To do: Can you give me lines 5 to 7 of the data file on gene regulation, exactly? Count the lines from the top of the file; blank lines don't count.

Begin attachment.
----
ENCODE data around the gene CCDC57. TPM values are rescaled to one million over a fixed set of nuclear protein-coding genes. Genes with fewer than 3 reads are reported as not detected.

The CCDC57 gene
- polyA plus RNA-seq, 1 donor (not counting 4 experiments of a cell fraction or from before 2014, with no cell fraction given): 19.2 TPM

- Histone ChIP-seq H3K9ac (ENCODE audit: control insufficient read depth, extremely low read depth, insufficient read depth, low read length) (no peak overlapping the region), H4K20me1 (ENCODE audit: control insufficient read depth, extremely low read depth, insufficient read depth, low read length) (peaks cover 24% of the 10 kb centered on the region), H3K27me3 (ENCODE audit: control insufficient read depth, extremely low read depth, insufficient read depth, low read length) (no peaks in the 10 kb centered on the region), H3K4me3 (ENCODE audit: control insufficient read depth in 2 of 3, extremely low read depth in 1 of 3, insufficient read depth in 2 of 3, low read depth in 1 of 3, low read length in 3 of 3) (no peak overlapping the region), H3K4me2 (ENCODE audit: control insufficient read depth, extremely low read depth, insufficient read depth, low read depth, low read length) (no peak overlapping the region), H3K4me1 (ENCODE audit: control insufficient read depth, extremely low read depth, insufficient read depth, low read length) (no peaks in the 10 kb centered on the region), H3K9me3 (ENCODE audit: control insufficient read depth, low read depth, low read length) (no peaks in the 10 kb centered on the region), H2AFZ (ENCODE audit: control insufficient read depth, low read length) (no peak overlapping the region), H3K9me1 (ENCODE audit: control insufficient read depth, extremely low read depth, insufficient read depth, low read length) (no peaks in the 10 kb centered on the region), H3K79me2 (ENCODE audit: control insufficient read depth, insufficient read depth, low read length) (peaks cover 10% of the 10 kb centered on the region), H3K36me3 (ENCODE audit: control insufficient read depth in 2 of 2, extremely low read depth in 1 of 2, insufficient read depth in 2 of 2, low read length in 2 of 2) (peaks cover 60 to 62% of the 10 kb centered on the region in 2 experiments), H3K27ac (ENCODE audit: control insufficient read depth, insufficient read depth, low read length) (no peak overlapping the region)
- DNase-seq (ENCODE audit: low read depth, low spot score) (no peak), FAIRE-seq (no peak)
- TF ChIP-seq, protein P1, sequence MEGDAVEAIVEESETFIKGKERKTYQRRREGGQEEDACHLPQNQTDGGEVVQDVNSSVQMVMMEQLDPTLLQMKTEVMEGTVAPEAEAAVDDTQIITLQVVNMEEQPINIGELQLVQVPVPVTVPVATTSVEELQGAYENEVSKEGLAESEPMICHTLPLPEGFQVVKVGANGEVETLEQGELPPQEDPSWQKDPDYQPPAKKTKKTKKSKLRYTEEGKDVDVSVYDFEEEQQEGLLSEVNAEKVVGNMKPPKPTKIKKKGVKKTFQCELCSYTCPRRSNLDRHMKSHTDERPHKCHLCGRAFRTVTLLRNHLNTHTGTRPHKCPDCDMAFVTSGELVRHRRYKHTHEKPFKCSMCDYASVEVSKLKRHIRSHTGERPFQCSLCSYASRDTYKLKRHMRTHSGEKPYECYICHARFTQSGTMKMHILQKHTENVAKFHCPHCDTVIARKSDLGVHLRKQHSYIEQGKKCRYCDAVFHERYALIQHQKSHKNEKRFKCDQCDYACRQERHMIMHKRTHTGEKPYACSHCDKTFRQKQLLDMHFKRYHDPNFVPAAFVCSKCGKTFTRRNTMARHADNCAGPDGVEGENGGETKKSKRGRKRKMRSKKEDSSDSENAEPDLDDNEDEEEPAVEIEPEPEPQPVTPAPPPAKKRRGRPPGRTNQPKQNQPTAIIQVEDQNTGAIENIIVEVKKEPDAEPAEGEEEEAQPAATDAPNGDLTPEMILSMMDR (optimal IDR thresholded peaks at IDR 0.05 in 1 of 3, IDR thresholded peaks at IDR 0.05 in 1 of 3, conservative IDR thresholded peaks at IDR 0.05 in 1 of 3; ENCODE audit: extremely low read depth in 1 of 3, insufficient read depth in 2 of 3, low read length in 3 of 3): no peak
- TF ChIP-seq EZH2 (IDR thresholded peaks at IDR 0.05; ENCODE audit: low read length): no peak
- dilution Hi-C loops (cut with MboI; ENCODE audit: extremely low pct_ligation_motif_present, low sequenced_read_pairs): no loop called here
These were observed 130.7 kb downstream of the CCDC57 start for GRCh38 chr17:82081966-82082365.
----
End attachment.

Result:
- DNase-seq (ENCODE audit: low read depth, low spot score) (no peak), FAIRE-seq (no peak)
- TF ChIP-seq, protein P1, sequence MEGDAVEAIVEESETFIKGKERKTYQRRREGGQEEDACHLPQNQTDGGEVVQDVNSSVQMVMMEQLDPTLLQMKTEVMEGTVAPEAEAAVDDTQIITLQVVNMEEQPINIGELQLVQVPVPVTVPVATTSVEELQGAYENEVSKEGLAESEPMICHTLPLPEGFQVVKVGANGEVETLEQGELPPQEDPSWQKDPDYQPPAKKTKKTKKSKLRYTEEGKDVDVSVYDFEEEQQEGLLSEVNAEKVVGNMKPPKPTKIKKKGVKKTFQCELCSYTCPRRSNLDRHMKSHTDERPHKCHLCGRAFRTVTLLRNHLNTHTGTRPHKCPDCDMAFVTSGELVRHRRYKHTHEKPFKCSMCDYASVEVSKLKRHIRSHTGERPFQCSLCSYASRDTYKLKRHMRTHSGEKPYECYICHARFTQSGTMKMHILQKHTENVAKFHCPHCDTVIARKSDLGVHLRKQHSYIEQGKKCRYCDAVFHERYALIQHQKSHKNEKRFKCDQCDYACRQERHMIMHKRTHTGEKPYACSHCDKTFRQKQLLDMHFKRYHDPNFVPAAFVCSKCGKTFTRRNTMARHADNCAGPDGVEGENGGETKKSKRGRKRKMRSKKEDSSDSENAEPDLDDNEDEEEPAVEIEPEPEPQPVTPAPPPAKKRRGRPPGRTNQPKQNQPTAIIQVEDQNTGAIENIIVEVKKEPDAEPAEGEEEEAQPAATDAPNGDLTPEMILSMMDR (optimal IDR thresholded peaks at IDR 0.05 in 1 of 3, IDR thresholded peaks at IDR 0.05 in 1 of 3, conservative IDR thresholded peaks at IDR 0.05 in 1 of 3; ENCODE audit: extremely low read depth in 1 of 3, insufficient read depth in 2 of 3, low read length in 3 of 3): no peak
- TF ChIP-seq EZH2 (IDR thresholded peaks at IDR 0.05; ENCODE audit: low read length): no peak